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Have you recognized how flat your images look when you take them with your camera? While the scenery may be beautiful and your photography skills may be amazing, there's always something missing. That "thing" is color grading, and that may be why your favorite superstar's pictures appear better than yours. You can color grade your videos to produce the same effect too.
Color grading photography refers to a post-production process that improves your images by altering their color. The result of an excellent color grading process is an image that looks more appealing and refined. It's what gives a picture some professional touch.
If you want to learn more about color grading photography, this article will let you in on all you need to know. From essential color grading steps to terms, tools, etc., you can begin your journey to cool and exciting images after reading.
Don't Confuse Color Grading With Color Correction
The first way to fully appreciate color grading is by differentiating it from its closest term—color correction. Many people use both of them interchangeably, and that's wrong. Although color grading and color correction are post-production processes that enhance image colors, they perform different roles.
Here's how to differentiate color grading from color correction:
|Differentiating Factor||Color Grading ;||Color Correction|
|Definition||Color grading is a process that enhances an image's color by stylizing or giving it a cinematic appearance.||Color correction is a process that adjusts color mistakes in an image by giving it a consistent appearance. This process balances colors by adjusting whites and blacks.|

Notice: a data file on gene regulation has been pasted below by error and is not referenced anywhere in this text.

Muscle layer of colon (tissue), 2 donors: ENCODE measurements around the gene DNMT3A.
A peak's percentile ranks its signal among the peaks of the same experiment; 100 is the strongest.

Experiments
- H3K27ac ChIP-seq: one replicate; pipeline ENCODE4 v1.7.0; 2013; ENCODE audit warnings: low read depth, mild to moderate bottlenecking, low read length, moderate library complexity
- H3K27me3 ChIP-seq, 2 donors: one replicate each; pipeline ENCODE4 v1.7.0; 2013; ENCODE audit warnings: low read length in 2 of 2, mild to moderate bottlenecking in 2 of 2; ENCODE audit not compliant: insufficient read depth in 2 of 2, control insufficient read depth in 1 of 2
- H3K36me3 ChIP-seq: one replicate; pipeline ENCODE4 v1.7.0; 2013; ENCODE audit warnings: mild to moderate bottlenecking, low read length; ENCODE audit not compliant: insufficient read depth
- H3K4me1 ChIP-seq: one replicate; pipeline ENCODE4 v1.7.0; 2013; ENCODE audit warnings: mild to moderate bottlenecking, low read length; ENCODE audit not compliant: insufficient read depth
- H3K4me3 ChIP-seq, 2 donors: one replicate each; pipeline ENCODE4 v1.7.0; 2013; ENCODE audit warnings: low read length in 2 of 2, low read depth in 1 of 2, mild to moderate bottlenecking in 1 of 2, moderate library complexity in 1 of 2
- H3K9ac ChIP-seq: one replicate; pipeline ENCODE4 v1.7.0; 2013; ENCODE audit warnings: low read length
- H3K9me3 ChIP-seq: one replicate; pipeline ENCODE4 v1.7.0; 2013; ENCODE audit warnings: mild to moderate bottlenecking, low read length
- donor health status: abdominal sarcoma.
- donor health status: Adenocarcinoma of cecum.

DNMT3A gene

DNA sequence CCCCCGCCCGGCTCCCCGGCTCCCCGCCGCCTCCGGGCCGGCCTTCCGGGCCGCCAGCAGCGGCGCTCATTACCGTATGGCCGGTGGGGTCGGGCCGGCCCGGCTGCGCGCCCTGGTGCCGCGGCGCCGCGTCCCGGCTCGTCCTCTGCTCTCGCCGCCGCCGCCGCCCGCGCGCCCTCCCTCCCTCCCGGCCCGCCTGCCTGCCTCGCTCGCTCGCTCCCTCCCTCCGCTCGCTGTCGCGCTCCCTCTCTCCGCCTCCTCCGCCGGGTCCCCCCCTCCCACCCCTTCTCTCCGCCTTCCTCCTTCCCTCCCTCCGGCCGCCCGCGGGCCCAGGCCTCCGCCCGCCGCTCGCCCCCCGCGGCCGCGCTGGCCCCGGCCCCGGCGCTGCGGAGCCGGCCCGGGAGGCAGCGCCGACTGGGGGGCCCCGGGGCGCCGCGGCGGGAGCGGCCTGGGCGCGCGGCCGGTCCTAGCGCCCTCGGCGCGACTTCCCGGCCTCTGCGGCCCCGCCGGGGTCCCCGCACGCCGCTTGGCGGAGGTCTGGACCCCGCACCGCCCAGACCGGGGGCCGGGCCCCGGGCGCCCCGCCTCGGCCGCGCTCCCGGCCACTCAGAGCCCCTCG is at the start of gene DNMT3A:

|Purpose||The primary aim of color grading an image is to evoke specific emotions in the viewers. Color grading leverages the emotional and psychological effects of colors to manipulate the viewers' moods. You can use color grading to give your images different tones or themes like fear, femininity, youthfulness, passion, anger, sadness, etc.||Unlike color grading, the color correction does very little in setting the tone or mood that an image carries. Instead, it corrects specific mistakes in the image to make it look as natural to the human eyes as possible. Generally, camera lenses and the human eyes view pictures differently. Color correction changes a photo's look to make it more appealing to humans than the camera. It makes black colors appear darker and adds more white to whites to create the desired effect.|
|Stage in the production process||Color grading typically comes after color correction in the post-production process. That's because the effects of color grading are more appealing on a color-corrected picture.||Color correction comes before color grading. This process does the major work of balancing colors and correcting errors. Color grading only fine-tunes what color correction has done, giving it a professional finish.|
|Example||One of the most obvious examples of color grading is in motion pictures. For example, Sci-Fi movies typically have a very saturated blue color. However, you will notice a little redder in romantic movies. Note that filmmakers can use different color grades in movies to draw attention to specific details or represent changes in the storyline. Color grading produces the same effects in pictures.||Color correction is most prominent in documentaries to make pictures and videos look more real to the human eye. Other times, color corrections just adjust one color to merge the rest of the image or video.|
Terms and Tools Used In Color Grading
These are the most common terminologies photo editors use when color grading an image:
Hue is the general name for describing pure color. That means it defines color without alluding to its brightness, vividness, etc. It describes a color's position in the color wheel.
When a photo editor talks about saturation, they refer to the hue concentration that defines a specific color. Saturation describes color shades and focuses on how colorful they are. Examples of colors with zero saturation are white, black, and grey.
Luminous describes how bright, well-lighted or dark a color is. Highlights, mids, and shadows can influence luminance.
● Additive Color
Additive colors are non-primary colors. However, they typically result from mixing primary colors (blue, red, green).
● Color Cast
Color cast means that the image's coloring doesn't look as natural as it should be. This usually happens when different light sources get mixed.
Temperature defines how cool or warm a color is. Cool temperatures typically describe blues and purples, while orange and red represent the warmth.
The essential tools for color grading include
● White Balance